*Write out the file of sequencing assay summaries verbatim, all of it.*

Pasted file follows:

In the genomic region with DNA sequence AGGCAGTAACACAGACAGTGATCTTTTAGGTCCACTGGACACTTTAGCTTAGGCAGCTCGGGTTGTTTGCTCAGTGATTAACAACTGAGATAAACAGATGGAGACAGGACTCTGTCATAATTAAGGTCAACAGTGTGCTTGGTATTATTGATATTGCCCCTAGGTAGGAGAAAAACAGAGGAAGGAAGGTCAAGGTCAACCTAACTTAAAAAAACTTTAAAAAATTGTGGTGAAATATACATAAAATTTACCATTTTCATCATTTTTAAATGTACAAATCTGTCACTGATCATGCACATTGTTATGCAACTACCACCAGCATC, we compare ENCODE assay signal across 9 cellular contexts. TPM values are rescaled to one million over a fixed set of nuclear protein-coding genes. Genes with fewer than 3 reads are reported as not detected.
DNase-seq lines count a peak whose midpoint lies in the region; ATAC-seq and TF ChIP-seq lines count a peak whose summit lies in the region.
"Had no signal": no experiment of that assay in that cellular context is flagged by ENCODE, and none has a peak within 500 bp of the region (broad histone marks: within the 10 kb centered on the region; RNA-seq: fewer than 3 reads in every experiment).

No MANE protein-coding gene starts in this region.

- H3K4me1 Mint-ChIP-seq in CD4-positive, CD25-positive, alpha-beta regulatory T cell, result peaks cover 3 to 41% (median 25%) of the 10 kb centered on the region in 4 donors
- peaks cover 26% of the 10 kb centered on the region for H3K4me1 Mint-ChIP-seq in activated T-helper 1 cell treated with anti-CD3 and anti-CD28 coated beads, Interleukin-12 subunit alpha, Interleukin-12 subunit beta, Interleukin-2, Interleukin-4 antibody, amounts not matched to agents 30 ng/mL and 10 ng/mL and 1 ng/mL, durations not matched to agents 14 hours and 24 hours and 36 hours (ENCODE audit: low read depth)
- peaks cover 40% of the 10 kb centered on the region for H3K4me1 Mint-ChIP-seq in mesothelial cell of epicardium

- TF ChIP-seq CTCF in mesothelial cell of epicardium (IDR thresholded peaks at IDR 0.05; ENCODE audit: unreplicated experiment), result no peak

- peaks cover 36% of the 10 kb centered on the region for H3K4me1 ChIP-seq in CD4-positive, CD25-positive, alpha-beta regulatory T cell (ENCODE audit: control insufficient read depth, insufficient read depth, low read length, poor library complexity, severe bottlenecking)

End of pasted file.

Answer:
In the genomic region with DNA sequence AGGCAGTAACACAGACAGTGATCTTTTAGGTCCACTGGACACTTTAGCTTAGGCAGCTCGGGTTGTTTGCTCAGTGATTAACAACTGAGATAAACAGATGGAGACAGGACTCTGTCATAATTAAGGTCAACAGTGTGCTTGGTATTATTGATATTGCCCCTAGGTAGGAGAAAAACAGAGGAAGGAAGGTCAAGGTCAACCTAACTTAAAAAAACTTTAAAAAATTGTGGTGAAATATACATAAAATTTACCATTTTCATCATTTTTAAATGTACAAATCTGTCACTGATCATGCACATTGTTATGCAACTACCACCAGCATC, we compare ENCODE assay signal across 9 cellular contexts. TPM values are rescaled to one million over a fixed set of nuclear protein-coding genes. Genes with fewer than 3 reads are reported as not detected.
DNase-seq lines count a peak whose midpoint lies in the region; ATAC-seq and TF ChIP-seq lines count a peak whose summit lies in the region.
"Had no signal": no experiment of that assay in that cellular context is flagged by ENCODE, and none has a peak within 500 bp of the region (broad histone marks: within the 10 kb centered on the region; RNA-seq: fewer than 3 reads in every experiment).

No MANE protein-coding gene starts in this region.

- H3K4me1 Mint-ChIP-seq in CD4-positive, CD25-positive, alpha-beta regulatory T cell, result peaks cover 3 to 41% (median 25%) of the 10 kb centered on the region in 4 donors
- peaks cover 26% of the 10 kb centered on the region for H3K4me1 Mint-ChIP-seq in activated T-helper 1 cell treated with anti-CD3 and anti-CD28 coated beads, Interleukin-12 subunit alpha, Interleukin-12 subunit beta, Interleukin-2, Interleukin-4 antibody, amounts not matched to agents 30 ng/mL and 10 ng/mL and 1 ng/mL, durations not matched to agents 14 hours and 24 hours and 36 hours (ENCODE audit: low read depth)
- peaks cover 40% of the 10 kb centered on the region for H3K4me1 Mint-ChIP-seq in mesothelial cell of epicardium

- TF ChIP-seq CTCF in mesothelial cell of epicardium (IDR thresholded peaks at IDR 0.05; ENCODE audit: unreplicated experiment), result no peak

- peaks cover 36% of the 10 kb centered on the region for H3K4me1 ChIP-seq in CD4-positive, CD25-positive, alpha-beta regulatory T cell (ENCODE audit: control insufficient read depth, insufficient read depth, low read length, poor library complexity, severe bottlenecking)